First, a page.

3D Printing in Fashion
3D printing has even made its way into the fashion industry… and some of the things designers are coming up with are something Cinna would concoct for Katniss Everdeen in the events proceeding the Hunger Games.
Everything from dresses, to shoes, to jewelry can and has been 3D printed. But, rather than talk about it, here are some pictures of some of the craziest 3D printed fashion designs…
The Future of 3D Printing
As 3D printing continues to improve, it will move from a manufacturing method that mainly produces prototypes to a manufacturing method that produces finished products. And, when that happens, the 3D printing will have the potential to impact just about every other industry in the world.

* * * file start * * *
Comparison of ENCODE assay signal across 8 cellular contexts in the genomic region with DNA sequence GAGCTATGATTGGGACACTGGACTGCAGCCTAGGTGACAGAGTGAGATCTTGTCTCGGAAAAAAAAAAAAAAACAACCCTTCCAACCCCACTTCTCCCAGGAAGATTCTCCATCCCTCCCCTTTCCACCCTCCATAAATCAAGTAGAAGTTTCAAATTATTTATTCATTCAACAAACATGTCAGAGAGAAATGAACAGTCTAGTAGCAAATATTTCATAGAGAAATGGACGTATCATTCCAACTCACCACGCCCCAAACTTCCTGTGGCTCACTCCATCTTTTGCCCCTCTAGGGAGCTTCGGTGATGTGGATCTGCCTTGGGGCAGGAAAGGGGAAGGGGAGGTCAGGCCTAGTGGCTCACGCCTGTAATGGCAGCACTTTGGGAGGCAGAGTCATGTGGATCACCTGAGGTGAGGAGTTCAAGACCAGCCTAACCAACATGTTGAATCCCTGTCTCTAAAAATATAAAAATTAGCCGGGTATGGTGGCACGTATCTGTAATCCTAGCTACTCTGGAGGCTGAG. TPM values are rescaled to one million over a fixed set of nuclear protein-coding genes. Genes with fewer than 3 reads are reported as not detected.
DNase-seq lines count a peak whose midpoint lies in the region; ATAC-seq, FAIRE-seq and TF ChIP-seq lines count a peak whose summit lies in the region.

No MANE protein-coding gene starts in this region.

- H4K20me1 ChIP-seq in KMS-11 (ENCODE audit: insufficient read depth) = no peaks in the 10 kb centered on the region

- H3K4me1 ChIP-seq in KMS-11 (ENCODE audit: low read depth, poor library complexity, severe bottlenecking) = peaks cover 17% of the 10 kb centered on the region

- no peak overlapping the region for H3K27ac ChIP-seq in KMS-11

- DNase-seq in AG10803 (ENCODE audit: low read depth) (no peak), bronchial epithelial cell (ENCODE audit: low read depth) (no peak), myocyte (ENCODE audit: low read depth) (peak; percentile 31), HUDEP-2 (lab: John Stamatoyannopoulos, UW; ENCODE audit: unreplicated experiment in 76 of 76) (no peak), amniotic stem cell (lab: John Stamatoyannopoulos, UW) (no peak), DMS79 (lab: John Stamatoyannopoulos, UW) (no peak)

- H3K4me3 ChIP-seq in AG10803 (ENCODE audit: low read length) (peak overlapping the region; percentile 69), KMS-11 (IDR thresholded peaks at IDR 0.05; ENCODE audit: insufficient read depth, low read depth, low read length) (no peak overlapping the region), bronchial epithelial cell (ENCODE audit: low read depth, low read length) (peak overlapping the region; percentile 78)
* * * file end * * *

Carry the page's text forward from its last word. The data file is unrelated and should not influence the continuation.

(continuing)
According to research, the 3D printing industry is expected to grow into an $8.41 billion industry by 2020. That’s a huge number and it just shows how much people are buying into it.
Given the fact that 3D printing will play a role in just about every area, industry, market, and field, it seems pretty fair to estimate that the technology will be a dominate force in the world’s economy.
In any case, 3D printing offers so much hope for the future. Yes, the technology is still young and it has a long ways to go… However, with the absolute need for reduced manufacturing costs (3D printing could put an end to low-cost overseas outsourcing) and for the sake of limiting our carbon footprint, 3D printing is a technology that is imperative to the longevity of the human race.
And, because of that, there’s a really good chance that 3D printing will change the world.